As you can imagine, this has opened up a whole new world for me pretty much any place I can think of traveling to.  Just cause I’m here, though, lets start with New York.  My boyfriend Carlo turned me onto something called “lard bread”.  Ok, I can see what you’re thinking.  She went from the veg wagon to totally off the deep end, but stick with me here. “Lard bread” is this amazing loaf of freshly baked peppery bread with chopped up pieces of salami and melted cheese twisted and layered through out.  On lazy Saturdays, especially rainy ones like today, we pick it up at Mazzola Bakery on Henry Street just down the street from our apartment (in Carroll Gardens where the Italians still know who’s boss).  The seasoned, soft, melt-in-your-mouth dough goes really well with sleeping til 1pm and an iced coffee.  Upon some Internet perusal, I learned that “lard bread” is not only found at Mazzola, and it has quite a loyal following with lots of other tips on where to procure your Brooklyn lard bread on

Interestingly enough, the meat that I crave the most right now are hot dogs!  I am not above a $1.50 dog from a street vendor, but I’ve been delighted to discover some other places with variations on the theme.  Dogmatic is a modern, fancyish hot dog store near Union Square that I’ve also taken a huge liking to.  They use sausages (Beef, Chicken, Pork, Turkey, or Lamb) and fresh baguettes instead of buns.  With six sauce options ranging from cheddar jalapeño to sun dried tomato feta, I’ve still got many combos to try.  Also, their meats and ingredients come from sustainable and locally sourced farms.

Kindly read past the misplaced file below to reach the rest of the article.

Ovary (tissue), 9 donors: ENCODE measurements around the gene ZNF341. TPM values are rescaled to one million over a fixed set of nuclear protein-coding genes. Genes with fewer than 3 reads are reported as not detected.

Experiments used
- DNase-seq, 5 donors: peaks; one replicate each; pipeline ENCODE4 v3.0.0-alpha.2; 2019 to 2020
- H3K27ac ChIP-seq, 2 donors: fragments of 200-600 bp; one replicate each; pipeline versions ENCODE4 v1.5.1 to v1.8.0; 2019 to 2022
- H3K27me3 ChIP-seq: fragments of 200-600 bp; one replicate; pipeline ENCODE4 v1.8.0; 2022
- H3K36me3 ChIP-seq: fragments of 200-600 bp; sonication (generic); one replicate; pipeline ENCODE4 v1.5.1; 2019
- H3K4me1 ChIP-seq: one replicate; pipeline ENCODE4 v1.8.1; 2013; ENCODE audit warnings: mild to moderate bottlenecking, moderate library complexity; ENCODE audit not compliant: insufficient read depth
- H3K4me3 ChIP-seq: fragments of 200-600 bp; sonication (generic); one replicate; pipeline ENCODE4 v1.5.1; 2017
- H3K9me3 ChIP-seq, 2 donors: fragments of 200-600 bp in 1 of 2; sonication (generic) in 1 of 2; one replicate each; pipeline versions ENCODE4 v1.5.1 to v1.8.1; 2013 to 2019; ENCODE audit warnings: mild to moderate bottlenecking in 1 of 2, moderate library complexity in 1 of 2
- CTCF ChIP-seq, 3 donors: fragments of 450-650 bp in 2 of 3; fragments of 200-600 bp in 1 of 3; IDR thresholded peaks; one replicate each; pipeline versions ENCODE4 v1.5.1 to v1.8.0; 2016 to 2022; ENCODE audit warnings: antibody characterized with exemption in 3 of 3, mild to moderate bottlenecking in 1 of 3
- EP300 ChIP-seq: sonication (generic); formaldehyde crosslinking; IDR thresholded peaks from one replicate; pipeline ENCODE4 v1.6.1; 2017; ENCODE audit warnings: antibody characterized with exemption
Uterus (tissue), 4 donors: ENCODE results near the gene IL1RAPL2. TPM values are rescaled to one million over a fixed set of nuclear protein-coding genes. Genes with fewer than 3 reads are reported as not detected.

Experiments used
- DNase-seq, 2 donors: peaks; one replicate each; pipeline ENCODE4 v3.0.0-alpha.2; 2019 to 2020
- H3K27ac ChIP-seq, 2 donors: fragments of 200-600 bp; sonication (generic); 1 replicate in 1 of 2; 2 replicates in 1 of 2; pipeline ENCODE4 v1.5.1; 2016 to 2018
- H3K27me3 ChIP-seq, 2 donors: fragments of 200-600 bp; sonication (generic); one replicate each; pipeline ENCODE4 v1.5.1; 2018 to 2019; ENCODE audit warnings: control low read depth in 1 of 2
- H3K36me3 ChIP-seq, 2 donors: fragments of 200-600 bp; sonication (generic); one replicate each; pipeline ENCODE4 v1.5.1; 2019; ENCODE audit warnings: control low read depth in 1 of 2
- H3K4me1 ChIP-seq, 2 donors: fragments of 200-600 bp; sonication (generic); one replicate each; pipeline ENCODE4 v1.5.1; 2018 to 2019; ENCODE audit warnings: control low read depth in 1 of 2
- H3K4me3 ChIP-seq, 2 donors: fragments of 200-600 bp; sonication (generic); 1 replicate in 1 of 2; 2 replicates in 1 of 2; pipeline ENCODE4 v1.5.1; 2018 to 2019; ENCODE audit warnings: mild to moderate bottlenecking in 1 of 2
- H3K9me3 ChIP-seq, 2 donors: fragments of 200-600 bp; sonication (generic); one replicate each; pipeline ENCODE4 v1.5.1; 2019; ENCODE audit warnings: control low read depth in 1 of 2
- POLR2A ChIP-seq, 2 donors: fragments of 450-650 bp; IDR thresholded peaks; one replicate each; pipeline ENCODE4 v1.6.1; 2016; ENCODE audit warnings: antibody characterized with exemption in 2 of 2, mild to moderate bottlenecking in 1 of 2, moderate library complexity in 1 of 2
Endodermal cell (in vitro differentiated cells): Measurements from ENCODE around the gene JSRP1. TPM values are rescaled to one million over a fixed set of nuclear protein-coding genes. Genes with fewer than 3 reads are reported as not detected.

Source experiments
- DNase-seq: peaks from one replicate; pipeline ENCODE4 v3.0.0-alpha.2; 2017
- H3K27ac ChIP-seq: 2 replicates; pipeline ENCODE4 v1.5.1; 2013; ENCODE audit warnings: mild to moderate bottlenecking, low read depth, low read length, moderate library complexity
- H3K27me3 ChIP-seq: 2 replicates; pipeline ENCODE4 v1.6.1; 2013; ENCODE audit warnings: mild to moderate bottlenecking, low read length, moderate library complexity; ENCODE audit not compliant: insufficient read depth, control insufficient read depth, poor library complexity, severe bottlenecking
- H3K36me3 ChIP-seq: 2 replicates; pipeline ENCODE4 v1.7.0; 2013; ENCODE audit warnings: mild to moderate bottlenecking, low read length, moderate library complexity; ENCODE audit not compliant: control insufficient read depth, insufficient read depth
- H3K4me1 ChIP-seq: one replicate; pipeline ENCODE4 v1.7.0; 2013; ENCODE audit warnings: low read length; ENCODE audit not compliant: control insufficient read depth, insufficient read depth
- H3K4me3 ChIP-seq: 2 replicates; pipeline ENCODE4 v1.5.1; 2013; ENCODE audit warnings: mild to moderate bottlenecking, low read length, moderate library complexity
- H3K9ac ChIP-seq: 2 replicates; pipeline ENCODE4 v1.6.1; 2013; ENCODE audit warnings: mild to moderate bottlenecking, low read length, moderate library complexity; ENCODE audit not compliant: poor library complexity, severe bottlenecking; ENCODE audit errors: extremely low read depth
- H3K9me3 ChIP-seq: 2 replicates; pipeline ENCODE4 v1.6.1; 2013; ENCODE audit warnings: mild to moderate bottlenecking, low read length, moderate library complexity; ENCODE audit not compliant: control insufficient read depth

Those of you on the West Coast, I’m sure you have tons of wonderful suggestions to share with me, but I also have two here for you.  When I asked Stuart about meat restaurants with some sort of opinion on the whole mean industry thing, he mentioned Urbun Burger in the Mission that uses local ingredients in their food. (They also have the “Certified Humane” logo on their website)  Is it a marketing ploy or not?  I couldn’t really tell.  If you’ve been there, let us know what it’s like!)  Also, Prather Ranch Meat Company in the Ferry Building Marketplace sells “Certified Humane” and local meats, and they also sound very open about answering any questions you might have about meat farming and the meat industry.

The meat debate in today’s world is wide and passionate.  Everyone has a different (and equally important) point of view.  I’m a fan of the moderation method, but feel free to share your opinions here!  Next week I’ll be writing a little bit more about my forays into the strange and slimy world of meat preparation and cooking.  13 years is a long time, and I’m as rusty as one can be.